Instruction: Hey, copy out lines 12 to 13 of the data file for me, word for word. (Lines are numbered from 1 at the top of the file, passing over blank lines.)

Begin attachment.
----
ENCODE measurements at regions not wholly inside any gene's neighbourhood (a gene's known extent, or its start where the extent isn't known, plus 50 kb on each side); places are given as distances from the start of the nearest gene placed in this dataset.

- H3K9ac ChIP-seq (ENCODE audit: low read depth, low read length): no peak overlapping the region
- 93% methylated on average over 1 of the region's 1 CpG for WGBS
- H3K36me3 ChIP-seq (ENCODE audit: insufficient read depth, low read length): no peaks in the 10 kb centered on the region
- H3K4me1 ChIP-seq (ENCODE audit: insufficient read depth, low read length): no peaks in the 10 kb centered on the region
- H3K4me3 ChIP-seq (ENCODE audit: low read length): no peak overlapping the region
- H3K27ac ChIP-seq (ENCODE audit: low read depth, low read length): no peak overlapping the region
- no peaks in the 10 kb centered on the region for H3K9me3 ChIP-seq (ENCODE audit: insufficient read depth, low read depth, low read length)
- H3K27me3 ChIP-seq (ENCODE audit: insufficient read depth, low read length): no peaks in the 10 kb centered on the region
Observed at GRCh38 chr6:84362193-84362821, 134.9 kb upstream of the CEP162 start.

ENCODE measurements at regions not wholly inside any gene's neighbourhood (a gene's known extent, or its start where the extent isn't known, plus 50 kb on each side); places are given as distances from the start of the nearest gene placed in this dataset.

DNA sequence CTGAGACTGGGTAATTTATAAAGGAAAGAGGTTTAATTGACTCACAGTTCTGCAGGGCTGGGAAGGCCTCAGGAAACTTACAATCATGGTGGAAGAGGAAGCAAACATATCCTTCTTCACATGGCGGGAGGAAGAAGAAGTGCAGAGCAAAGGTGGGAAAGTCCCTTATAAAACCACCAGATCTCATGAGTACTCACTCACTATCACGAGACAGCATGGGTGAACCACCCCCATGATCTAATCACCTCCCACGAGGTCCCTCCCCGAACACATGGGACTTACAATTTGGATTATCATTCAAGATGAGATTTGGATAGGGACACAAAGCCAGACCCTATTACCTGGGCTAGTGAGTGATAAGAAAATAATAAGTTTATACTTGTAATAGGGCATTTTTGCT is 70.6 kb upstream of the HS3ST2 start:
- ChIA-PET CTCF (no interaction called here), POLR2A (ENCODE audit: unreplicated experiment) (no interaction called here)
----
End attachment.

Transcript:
DNA sequence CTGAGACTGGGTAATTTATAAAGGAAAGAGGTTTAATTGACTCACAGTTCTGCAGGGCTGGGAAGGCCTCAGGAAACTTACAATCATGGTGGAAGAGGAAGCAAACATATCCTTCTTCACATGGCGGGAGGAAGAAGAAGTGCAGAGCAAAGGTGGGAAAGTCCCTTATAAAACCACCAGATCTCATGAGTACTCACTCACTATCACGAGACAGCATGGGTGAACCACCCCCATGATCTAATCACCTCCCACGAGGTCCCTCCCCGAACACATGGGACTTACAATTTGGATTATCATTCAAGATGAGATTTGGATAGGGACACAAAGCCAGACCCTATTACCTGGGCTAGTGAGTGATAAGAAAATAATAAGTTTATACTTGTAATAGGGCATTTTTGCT is 70.6 kb upstream of the HS3ST2 start:
- ChIA-PET CTCF (no interaction called here), POLR2A (ENCODE audit: unreplicated experiment) (no interaction called here)